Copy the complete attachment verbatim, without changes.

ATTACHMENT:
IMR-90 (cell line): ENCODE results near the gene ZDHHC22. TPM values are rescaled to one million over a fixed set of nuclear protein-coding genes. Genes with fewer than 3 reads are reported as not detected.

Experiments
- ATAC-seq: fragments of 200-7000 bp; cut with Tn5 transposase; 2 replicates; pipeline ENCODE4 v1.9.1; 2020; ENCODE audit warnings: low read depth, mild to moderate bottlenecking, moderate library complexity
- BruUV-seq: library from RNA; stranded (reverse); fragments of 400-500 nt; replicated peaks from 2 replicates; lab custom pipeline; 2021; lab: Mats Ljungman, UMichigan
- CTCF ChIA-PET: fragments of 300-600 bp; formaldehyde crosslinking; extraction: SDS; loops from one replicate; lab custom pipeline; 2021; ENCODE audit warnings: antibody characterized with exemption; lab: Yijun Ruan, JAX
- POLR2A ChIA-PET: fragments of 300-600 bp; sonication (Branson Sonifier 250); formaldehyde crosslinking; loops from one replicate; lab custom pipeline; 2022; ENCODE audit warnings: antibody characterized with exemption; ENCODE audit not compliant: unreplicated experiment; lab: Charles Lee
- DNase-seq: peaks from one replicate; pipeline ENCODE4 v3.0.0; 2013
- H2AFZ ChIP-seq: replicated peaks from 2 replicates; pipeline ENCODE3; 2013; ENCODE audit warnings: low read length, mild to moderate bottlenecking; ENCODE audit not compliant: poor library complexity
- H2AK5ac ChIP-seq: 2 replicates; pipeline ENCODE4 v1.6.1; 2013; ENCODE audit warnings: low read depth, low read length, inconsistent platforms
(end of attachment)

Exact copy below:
IMR-90 (cell line): ENCODE results near the gene ZDHHC22. TPM values are rescaled to one million over a fixed set of nuclear protein-coding genes. Genes with fewer than 3 reads are reported as not detected.

Experiments
- ATAC-seq: fragments of 200-7000 bp; cut with Tn5 transposase; 2 replicates; pipeline ENCODE4 v1.9.1; 2020; ENCODE audit warnings: low read depth, mild to moderate bottlenecking, moderate library complexity
- BruUV-seq: library from RNA; stranded (reverse); fragments of 400-500 nt; replicated peaks from 2 replicates; lab custom pipeline; 2021; lab: Mats Ljungman, UMichigan
- CTCF ChIA-PET: fragments of 300-600 bp; formaldehyde crosslinking; extraction: SDS; loops from one replicate; lab custom pipeline; 2021; ENCODE audit warnings: antibody characterized with exemption; lab: Yijun Ruan, JAX
- POLR2A ChIA-PET: fragments of 300-600 bp; sonication (Branson Sonifier 250); formaldehyde crosslinking; loops from one replicate; lab custom pipeline; 2022; ENCODE audit warnings: antibody characterized with exemption; ENCODE audit not compliant: unreplicated experiment; lab: Charles Lee
- DNase-seq: peaks from one replicate; pipeline ENCODE4 v3.0.0; 2013
- H2AFZ ChIP-seq: replicated peaks from 2 replicates; pipeline ENCODE3; 2013; ENCODE audit warnings: low read length, mild to moderate bottlenecking; ENCODE audit not compliant: poor library complexity
- H2AK5ac ChIP-seq: 2 replicates; pipeline ENCODE4 v1.6.1; 2013; ENCODE audit warnings: low read depth, low read length, inconsistent platforms